Painful lessons Americans have to learn
Published 10:09 am Friday, October 3, 2008
It is hard to remember tougher times than those of today in America. Our economic system, the model for the planet, is crumbling; our energy costs are out of control; we are engaged in two long and expensive wars; our deficits in spending are higher than ever in our history; our homes are more at risk than they have ever been. Are there any lessons to be learned from all of this, so we can avoid ever repeating all that has taken us here?
One lesson that we must never again forget is that government must regulate the giants of business and industry, because left alone their greed will destroy all that it touches. The Republicans have for a hundred years told us that business needs to be freed from the shackles of onerous regulation. But the Republicans were wrong, it was the absence of regulation and the failure to enforce regulation that brought about a great deal of the economic collapse that is now unfolding in America.
Another lesson that we must never forget is the Republican theory of “trickle down,” that is giving tax breaks to the richest Amer-icans, does not work. There is no “trickle,” just failed tax policy. We must also learn, now and forever, that cutting taxes does not increase the revenue in the federal treasury. It has never worked, not when Reagan did it, and not when Bush did it. All that happens when we cut taxes to raise revenues is that the reduced tax collected is never matched by economic growth taxes. In every instance it has been used, the policy has simply increased the debt and the deficit.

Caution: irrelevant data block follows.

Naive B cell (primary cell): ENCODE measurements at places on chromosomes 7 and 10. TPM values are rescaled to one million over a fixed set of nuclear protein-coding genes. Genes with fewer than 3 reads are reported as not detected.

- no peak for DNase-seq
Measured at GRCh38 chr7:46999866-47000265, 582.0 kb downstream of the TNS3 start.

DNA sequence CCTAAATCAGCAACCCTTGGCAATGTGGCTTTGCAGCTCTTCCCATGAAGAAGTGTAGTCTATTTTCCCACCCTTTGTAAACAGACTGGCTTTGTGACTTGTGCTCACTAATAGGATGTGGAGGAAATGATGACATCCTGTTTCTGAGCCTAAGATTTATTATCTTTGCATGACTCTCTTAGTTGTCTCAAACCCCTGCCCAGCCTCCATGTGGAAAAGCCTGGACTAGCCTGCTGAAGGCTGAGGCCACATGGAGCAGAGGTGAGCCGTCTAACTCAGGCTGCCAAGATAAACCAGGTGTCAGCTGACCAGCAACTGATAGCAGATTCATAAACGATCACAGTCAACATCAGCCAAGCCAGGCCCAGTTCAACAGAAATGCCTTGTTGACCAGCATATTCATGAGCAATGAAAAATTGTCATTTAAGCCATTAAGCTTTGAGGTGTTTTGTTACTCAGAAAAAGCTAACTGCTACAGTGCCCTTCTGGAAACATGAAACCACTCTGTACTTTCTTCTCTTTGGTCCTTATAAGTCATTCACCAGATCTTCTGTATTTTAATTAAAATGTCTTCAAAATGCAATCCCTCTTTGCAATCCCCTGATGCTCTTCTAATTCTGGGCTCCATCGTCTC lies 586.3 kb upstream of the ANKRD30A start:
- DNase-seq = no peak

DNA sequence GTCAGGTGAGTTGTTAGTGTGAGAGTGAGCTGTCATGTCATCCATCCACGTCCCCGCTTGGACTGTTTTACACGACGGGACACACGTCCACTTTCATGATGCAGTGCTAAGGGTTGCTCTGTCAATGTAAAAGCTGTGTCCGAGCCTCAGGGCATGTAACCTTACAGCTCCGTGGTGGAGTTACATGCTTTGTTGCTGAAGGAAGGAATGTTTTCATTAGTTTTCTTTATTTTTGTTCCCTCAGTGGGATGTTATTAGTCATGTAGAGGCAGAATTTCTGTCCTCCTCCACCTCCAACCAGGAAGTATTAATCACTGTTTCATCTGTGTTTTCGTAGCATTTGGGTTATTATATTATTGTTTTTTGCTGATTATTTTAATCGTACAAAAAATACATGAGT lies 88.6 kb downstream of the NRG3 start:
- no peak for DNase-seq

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A third lesson we must never forget is that war is the last resort of a strong nation. The war in Iraq was never about the national security of the United States, and is therefore a war of choice. But that choice has cost the nation over $700 billion dollars and still counting. While our President and other leaders tell us we may have to reduce the benefits of Social Security, we squander the money that could have prevented that from happening in Iraq, pouring it into the sand with no benefit.
A fourth lesson we must learn is that energy policy is also national security policy. Almost eight years ago this administration set our national energy policy in a secret meeting Dick Cheney held with the largest oil companies. The result has been an oil energy policy that has trapped the U.S. into the Middle East, failed to develop alternatives, and allowed other nations to pull ahead of the U.S. in energy creation. Our first oil president indeed served the interests of the oil industry, for during the Bush administration we have seen the price of oil go from $20 a barrel to $100 a barrel (and occasionally beyond $100).
A fifth lesson we must still come to grips with is the powerful and destructive influence of special interests in Washington. While homeowners continue to struggle, the banks that loaned the money are bailed out; while pension plans that were the retirement savings of many shrink and dissolve, the CEO’s of failed investment banks cash out with hundreds of millions of dollars in golden parachutes. For too long the administration and the Congress have listened to those like Jack Abramoff, who corrupted our system and turned the Congress into a piggy bank for special interests.
America is still the greatest nation ever, but our future must lead us away from the failed ideas of our recent past.